|Thomas Hart Benton|
In 1889, Thomas Hart Benton was born in Neosho, Missouri into a family of lawyers and politicians, but took his own 70-year path to become one of Missouri’s most famous painters. At the age of seventeen, Benton got a job working as a cartoonist for a small newspaper in Joplin, Missouri, marking the beginning of his art career. Then, in 1907, Benton enrolled into the Art Institute of Chicago to further his studies in art; this is where Benton learned to paint. Only enrolling for a year, Benton left the Art Institute in 1908 to travel to France, the center of the art world according to Benton. By 1918, Benton had become bored of Europe and joined the U.S. Navy, where he sketched many of the draftees. During Benton's time in the Navy, he realized that he was most comfortable and enjoyed creating scenes of people and their jobs. As Benton’s realistic style and use of oil paints began to shine, he received degrees from the University of Missouri and Lincoln University at Jefferson City, Missouri, and he began getting commissioned for murals.
|Tenant Farmer. 11x15|
|Coffee Break. 16x13|
|6 Pigs. 8x10|
|Horse Grazing. 7x5|
Benton was hired by New York’s New School for Social Research to paint America Today in 1930, his first commissioned mural and later commissioned Whitney Museum of Art in 1932. After completing the work for the Whitney Museum, Benton was commissioned by the State of Indiana in 1933 to create a mural depicting the social evolution of the state to display at the World’s Fair, this mural was titled The Cultural & Industrial Progress of Indiana; this mural can be seen in the Auditorium of Indiana University at Bloomington. After his commission from Indiana, Missouri commissioned Benton to paint a mural for the Missouri State Capital building in Jefferson Missouri, Benton began this mural in 1934. In 1936 Benton finished A Social History of the State of Missouri, Benton got tons of criticism for this commission because he incorporated the Ku Klux Klan into the mural, however it was still viewed as an important and significant part of the state’s history. Throughout this two-year period, Benton met fellow painters John Steuart Curry and Grant Wood, together the three men exhibited their work at the Feregil Galleries in 1934.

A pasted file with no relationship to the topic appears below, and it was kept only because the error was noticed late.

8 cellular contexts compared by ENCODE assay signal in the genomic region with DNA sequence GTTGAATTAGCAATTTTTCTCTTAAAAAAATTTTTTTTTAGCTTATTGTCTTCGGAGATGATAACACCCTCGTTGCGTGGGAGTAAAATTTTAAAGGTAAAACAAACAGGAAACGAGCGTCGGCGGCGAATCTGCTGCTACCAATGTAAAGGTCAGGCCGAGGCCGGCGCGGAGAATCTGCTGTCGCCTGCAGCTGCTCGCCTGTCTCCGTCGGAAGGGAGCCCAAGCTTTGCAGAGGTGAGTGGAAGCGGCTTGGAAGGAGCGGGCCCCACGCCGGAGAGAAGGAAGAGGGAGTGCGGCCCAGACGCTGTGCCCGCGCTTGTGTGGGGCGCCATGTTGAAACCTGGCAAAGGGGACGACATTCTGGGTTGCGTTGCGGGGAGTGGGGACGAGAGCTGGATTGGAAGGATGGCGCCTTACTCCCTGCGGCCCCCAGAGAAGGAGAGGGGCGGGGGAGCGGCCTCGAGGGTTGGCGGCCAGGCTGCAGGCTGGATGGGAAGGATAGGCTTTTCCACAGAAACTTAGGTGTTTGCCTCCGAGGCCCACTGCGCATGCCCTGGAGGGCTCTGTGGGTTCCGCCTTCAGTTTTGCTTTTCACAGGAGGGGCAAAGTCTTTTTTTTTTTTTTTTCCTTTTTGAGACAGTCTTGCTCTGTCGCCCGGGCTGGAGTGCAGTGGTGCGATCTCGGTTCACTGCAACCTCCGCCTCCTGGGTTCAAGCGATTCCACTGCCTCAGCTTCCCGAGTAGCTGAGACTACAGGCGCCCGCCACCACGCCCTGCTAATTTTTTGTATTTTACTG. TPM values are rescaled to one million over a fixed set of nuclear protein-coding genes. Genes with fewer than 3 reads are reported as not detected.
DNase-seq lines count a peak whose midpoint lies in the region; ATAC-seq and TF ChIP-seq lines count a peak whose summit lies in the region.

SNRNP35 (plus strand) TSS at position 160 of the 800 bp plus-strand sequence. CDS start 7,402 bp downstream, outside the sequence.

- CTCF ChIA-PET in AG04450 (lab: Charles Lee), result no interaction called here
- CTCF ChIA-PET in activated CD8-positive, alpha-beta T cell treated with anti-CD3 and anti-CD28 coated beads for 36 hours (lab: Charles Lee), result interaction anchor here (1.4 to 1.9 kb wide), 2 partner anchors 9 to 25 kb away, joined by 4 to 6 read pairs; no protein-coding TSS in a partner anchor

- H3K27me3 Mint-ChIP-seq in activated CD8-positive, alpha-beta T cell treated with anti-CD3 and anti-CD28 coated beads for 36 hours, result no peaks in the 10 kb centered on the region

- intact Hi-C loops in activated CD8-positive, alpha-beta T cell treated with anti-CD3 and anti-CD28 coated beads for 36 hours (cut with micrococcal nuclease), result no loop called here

Benton received countless awards for his works, including being made an honorary member of L’Accademia Fiorentina delle Arti del Disegno and Accademia Senese degli Intronati in 1949. Benton continued to leave his mark across the Midwest until his death on January 19, 1975; he was 85 and had been working on a mural for the Country Music Hall of Fame of Nashville, Tennessee, this work was entitled The Sources of Country Music. The mural remains unfinished and unsigned.
|Tennessee Belle. 14x10|
|Indian Study. 10x19|
|"The Social History of Missouri" Missouri State Capitol Building, 1936|
|Seneca Indian. 6x6|
|Assiniboine Mountains. 13 1/2x10 3/4|
|The Bull 19x11|
|West Texas 1952, oil on board 9 x 11 inches|
Art in Missouri: Undocumented and underappreciated. (n.d.). Retrieved February 28, 2016, from http://kbia.org/post/art-missouri-undocumented-and-underappreciated
Artist Profle: Thomas Hart Benton | Angie's Diary. (2013). Retrieved February 28, 2016, from https://angiesdiary.com/articles/artist-profle-thomas-hart-benton/
Benton, T. H. (1968). Benton drawings a collection of drawings. Columbia: University of Missouri Press.
Muddy Colors: Artist of the Month: Thomas Hart Benton. (n.d.). Retrieved February 28, 2016, from http://muddycolors.blogspot.com/2014/03/artist-of-month-thomas-hart-benton.html
Thomas Hart Benton Biography. (n.d.). Retrieved February 28, 2016, from http://benton.truman.edu/artist.html
Thomas Hart Benton | American Modernism | Metropolitan Museum of Art. (n.d.). Retrieved February 28, 2016, from http://www.questroyalfineart.com/blog/2012/12/thomas-hart-benton-metropolitan-museum-of-art/
West Texas. (2012). Retrieved February 28, 2016, from https://thomashartbenton.wordpress.com/2012/01/18/west-texas/